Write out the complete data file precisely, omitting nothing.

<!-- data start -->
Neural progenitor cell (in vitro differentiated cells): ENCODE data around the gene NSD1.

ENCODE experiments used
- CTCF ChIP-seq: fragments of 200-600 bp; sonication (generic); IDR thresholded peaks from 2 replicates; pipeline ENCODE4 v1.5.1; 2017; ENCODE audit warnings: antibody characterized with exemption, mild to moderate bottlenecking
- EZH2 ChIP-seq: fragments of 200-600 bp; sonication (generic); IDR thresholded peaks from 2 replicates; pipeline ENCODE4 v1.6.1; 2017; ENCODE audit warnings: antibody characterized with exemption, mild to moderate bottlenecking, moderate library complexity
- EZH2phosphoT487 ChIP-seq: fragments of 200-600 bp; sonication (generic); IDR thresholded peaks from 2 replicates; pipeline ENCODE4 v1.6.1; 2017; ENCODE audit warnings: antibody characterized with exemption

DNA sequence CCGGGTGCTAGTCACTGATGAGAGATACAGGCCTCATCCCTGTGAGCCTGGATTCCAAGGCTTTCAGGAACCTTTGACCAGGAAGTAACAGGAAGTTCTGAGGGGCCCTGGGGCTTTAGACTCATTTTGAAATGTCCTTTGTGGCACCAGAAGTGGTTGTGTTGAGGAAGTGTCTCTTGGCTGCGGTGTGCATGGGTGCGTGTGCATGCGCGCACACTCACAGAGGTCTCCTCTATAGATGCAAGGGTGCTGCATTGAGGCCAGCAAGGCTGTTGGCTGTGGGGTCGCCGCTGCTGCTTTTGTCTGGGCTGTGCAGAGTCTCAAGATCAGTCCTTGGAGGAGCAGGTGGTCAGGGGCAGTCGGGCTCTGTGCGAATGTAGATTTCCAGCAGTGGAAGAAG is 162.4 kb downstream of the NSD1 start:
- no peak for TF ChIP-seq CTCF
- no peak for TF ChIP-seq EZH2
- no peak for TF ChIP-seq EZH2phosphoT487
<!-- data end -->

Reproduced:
Neural progenitor cell (in vitro differentiated cells): ENCODE data around the gene NSD1.

ENCODE experiments used
- CTCF ChIP-seq: fragments of 200-600 bp; sonication (generic); IDR thresholded peaks from 2 replicates; pipeline ENCODE4 v1.5.1; 2017; ENCODE audit warnings: antibody characterized with exemption, mild to moderate bottlenecking
- EZH2 ChIP-seq: fragments of 200-600 bp; sonication (generic); IDR thresholded peaks from 2 replicates; pipeline ENCODE4 v1.6.1; 2017; ENCODE audit warnings: antibody characterized with exemption, mild to moderate bottlenecking, moderate library complexity
- EZH2phosphoT487 ChIP-seq: fragments of 200-600 bp; sonication (generic); IDR thresholded peaks from 2 replicates; pipeline ENCODE4 v1.6.1; 2017; ENCODE audit warnings: antibody characterized with exemption

DNA sequence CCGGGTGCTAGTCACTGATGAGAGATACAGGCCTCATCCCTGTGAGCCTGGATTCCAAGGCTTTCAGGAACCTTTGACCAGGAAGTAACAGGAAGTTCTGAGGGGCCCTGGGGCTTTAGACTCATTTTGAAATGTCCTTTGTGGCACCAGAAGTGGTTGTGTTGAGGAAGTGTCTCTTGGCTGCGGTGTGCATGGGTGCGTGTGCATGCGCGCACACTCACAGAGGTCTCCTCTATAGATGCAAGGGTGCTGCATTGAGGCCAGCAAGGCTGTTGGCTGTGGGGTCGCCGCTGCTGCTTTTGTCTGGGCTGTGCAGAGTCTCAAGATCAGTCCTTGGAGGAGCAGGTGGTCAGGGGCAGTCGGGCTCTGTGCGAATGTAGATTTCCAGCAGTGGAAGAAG is 162.4 kb downstream of the NSD1 start:
- no peak for TF ChIP-seq CTCF
- no peak for TF ChIP-seq EZH2
- no peak for TF ChIP-seq EZH2phosphoT487